The Commerce Dept. now says that the GDP last year was $8.76 trillion, which is about $250 billion--or 3%--higher than previously believed. A new calculus for software investments accounted for about two-thirds of the upward revision in GDP. And since software sales are growing far faster than the economy as a whole, adding them into the GDP raises the economy's official growth rate--and will likely continue doing so for years to come.
Indeed, the biggest factor in the Commerce Dept.'s revisions is the new way of accounting for software, the poster product of the New Economy. The government now treats software purchases by business and government as investments, which are part of GDP. Until now, the only software sales that counted toward GDP were sales to consumers and the sale of software that came bundled with computers and was included in the computer's purchase price. Now all software sales are factored into the GDP figures.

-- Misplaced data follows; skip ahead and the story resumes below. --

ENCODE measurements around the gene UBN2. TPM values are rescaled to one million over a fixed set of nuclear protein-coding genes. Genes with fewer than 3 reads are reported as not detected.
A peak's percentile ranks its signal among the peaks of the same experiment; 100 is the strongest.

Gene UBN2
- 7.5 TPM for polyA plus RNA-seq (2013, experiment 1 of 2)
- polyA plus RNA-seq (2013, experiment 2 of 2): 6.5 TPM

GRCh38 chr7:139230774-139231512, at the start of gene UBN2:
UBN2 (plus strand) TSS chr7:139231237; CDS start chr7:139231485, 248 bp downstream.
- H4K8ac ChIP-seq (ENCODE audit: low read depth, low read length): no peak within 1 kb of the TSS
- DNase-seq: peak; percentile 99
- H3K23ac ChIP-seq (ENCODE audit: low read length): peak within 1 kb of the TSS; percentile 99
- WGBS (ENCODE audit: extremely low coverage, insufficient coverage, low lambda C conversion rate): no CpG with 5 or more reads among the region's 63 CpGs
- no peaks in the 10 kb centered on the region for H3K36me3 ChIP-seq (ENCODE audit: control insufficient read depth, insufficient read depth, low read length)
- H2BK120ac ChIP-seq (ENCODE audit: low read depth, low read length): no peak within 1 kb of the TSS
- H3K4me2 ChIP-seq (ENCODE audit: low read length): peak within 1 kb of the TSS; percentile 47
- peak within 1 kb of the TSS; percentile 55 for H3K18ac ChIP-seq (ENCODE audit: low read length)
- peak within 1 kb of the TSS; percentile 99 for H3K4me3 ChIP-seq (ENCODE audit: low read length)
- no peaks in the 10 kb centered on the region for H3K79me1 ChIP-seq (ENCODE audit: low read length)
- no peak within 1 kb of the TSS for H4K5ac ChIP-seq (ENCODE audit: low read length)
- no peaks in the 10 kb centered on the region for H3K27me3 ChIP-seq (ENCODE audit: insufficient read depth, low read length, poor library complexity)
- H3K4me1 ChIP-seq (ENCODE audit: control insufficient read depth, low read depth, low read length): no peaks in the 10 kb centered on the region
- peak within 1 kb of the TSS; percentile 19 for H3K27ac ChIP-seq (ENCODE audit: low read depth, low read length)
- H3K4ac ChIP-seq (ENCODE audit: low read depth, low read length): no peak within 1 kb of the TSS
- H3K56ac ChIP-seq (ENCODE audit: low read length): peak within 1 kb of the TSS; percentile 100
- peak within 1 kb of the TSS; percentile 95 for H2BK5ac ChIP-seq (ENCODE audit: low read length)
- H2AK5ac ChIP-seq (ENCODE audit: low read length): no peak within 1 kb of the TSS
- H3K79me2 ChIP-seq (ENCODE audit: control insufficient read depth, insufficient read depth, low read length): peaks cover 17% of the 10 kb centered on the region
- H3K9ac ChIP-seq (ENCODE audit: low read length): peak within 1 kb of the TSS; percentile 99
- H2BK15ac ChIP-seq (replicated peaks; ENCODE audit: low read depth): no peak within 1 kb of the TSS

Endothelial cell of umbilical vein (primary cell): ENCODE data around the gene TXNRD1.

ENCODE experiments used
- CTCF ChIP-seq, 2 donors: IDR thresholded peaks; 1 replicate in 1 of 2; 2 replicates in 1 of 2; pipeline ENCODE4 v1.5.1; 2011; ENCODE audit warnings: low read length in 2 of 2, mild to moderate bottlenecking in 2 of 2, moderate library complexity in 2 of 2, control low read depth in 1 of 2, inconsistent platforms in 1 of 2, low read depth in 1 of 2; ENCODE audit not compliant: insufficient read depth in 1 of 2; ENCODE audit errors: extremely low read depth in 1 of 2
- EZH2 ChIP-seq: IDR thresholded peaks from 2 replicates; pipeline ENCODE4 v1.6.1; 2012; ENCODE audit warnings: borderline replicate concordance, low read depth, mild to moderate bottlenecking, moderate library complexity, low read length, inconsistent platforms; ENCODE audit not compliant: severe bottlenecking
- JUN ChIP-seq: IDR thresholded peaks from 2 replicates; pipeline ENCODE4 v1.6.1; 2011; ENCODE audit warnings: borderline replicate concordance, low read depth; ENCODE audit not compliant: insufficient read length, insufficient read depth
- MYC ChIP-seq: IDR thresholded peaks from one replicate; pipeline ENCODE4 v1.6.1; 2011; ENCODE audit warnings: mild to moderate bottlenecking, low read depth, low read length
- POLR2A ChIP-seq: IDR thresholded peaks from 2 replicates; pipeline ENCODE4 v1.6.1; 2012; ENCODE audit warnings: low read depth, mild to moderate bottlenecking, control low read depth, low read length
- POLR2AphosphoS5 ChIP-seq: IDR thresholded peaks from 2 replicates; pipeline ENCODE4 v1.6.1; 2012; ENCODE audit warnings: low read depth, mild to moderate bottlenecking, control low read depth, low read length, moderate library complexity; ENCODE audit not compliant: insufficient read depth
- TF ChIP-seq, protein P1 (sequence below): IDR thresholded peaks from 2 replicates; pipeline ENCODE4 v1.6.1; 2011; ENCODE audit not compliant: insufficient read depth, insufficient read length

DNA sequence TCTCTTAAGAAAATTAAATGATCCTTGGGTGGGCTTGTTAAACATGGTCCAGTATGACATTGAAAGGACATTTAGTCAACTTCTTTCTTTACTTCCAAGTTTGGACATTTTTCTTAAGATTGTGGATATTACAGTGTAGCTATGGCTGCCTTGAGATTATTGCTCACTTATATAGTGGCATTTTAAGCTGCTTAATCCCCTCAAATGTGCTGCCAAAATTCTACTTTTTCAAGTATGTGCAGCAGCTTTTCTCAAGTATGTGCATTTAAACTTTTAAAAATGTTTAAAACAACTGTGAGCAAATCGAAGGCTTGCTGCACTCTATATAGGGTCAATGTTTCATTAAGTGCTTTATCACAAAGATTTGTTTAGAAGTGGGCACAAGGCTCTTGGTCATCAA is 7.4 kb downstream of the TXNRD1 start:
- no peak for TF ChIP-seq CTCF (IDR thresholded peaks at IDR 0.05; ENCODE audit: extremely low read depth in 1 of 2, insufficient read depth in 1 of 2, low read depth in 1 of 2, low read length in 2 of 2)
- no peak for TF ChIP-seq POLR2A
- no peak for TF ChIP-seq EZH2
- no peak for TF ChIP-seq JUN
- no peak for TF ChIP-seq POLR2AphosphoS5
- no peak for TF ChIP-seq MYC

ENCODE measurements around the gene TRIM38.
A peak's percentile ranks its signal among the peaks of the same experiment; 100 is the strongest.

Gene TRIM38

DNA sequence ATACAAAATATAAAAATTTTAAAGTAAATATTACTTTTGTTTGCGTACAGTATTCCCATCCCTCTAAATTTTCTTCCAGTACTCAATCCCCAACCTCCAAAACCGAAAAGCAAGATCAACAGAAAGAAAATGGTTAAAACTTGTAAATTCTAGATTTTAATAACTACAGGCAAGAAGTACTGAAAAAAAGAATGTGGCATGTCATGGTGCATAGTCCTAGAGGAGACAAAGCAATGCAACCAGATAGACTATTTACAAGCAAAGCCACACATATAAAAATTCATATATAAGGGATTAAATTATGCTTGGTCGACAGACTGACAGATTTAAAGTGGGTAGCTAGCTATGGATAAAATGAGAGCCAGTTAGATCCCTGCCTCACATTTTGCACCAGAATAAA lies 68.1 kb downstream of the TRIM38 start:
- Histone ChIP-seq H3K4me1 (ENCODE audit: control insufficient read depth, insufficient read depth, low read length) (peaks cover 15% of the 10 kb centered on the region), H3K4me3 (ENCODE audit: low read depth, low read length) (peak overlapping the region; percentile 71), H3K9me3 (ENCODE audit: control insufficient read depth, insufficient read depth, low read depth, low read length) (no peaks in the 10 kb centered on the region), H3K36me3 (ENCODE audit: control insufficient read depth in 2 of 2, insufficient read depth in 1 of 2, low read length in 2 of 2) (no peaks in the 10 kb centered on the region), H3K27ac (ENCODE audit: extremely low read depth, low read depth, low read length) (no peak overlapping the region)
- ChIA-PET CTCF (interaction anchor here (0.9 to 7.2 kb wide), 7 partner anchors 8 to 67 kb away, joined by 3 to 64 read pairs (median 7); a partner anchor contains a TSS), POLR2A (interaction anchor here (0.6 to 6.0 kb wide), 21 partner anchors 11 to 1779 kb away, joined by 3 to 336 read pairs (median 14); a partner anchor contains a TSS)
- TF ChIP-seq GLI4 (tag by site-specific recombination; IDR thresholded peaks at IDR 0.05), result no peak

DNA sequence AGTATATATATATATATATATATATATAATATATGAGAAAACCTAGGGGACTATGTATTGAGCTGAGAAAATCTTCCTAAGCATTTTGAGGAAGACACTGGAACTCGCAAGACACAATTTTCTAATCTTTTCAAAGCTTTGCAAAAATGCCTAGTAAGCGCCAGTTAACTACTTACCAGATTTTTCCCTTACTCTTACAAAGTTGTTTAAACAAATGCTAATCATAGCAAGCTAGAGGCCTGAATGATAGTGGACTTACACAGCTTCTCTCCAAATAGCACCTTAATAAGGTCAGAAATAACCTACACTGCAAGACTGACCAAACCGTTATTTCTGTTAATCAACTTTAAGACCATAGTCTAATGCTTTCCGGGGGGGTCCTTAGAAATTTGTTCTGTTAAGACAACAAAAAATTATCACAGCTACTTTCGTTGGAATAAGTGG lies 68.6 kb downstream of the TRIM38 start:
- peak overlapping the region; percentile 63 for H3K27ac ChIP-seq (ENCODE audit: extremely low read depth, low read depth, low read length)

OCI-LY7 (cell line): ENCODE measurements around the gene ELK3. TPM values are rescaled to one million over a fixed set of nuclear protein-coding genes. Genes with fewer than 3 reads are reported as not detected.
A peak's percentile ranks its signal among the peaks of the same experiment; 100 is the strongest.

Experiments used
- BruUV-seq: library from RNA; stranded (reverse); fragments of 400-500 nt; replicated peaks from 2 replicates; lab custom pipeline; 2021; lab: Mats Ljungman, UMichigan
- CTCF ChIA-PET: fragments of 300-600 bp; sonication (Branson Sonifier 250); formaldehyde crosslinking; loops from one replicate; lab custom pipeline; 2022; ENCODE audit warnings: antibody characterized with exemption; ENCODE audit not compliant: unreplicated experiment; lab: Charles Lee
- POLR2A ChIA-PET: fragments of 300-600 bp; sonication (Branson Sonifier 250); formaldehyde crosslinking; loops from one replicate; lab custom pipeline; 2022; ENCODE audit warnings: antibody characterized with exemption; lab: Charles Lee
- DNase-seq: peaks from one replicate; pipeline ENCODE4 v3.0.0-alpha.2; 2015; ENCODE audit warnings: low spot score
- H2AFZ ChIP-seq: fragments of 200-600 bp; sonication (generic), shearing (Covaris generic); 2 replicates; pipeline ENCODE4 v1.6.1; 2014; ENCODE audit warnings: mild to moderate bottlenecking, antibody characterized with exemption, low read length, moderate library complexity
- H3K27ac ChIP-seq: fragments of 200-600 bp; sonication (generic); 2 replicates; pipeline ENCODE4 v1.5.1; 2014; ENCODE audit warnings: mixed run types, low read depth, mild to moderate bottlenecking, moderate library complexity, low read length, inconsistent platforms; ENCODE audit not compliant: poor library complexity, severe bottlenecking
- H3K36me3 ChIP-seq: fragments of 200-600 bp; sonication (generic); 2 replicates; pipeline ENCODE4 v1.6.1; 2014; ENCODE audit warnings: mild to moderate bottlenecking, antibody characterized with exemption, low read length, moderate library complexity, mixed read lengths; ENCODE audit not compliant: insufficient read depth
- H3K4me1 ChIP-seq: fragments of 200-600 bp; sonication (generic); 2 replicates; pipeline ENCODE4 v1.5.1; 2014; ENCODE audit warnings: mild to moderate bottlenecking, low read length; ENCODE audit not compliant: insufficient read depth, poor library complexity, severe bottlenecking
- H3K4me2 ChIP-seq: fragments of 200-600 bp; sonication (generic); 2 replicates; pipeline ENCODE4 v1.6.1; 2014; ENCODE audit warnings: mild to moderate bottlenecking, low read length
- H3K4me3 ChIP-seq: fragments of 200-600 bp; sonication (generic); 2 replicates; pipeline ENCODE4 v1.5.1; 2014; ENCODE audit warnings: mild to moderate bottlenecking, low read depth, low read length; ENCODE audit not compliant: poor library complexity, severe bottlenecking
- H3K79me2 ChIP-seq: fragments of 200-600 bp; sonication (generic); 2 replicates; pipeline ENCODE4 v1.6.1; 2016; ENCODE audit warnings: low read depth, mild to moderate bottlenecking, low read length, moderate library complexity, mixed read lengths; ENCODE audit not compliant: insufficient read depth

The new treatment of software isn't just some statistical trick. Until now, software spending by business and government was considered an expense, and expenses are left out of GDP to avoid double-counting. For instance, it would be double-counting to list the steel that goes into a car as part of GDP and count the car, too.
But software is not consumed in the production of new goods and services. And the government is acknowledging now that software shouldn't be considered an expense such as steel or stationery. It's being reclassified as an investment, like a machine tool, in recognition that it has a useful life of at least a year.
PIGGY-BANK BLOAT. By recognizing software as an investment instead of an expense, the Commerce Dept. also increases the national savings rate. Savings are the mirror image of investment. While the national savings rate was revised downward for 1959-73, it was revised upward for the years since. The biggest revision was for the most recent year covered: 1998. The government now says that total national savings were 18.8% of gross national product last year, a jump of 1.5 percentage points from the previous calculation. Of that increase, fully 90% was accounted for by the government's recognition of business and government software purchases as an investment.